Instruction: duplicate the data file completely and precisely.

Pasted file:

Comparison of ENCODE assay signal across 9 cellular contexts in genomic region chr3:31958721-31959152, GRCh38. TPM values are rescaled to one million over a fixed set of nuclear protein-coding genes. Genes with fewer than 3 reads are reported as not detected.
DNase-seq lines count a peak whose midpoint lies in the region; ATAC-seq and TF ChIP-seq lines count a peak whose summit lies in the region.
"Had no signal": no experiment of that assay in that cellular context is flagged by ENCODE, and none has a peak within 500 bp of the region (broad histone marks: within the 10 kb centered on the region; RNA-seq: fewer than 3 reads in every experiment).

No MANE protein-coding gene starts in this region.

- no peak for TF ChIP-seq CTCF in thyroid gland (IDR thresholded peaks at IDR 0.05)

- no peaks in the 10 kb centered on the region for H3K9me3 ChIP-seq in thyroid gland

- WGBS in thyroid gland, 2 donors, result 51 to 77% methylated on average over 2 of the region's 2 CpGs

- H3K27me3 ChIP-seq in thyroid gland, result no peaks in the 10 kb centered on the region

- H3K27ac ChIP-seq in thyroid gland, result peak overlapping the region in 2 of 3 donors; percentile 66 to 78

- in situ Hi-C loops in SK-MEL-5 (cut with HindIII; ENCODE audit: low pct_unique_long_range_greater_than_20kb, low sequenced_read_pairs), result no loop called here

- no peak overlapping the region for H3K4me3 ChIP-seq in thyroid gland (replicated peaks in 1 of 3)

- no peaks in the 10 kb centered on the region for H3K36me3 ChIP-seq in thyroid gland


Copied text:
Comparison of ENCODE assay signal across 9 cellular contexts in genomic region chr3:31958721-31959152, GRCh38. TPM values are rescaled to one million over a fixed set of nuclear protein-coding genes. Genes with fewer than 3 reads are reported as not detected.
DNase-seq lines count a peak whose midpoint lies in the region; ATAC-seq and TF ChIP-seq lines count a peak whose summit lies in the region.
"Had no signal": no experiment of that assay in that cellular context is flagged by ENCODE, and none has a peak within 500 bp of the region (broad histone marks: within the 10 kb centered on the region; RNA-seq: fewer than 3 reads in every experiment).

No MANE protein-coding gene starts in this region.

- no peak for TF ChIP-seq CTCF in thyroid gland (IDR thresholded peaks at IDR 0.05)

- no peaks in the 10 kb centered on the region for H3K9me3 ChIP-seq in thyroid gland

- WGBS in thyroid gland, 2 donors, result 51 to 77% methylated on average over 2 of the region's 2 CpGs

- H3K27me3 ChIP-seq in thyroid gland, result no peaks in the 10 kb centered on the region

- H3K27ac ChIP-seq in thyroid gland, result peak overlapping the region in 2 of 3 donors; percentile 66 to 78

- in situ Hi-C loops in SK-MEL-5 (cut with HindIII; ENCODE audit: low pct_unique_long_range_greater_than_20kb, low sequenced_read_pairs), result no loop called here

- no peak overlapping the region for H3K4me3 ChIP-seq in thyroid gland (replicated peaks in 1 of 3)

- no peaks in the 10 kb centered on the region for H3K36me3 ChIP-seq in thyroid gland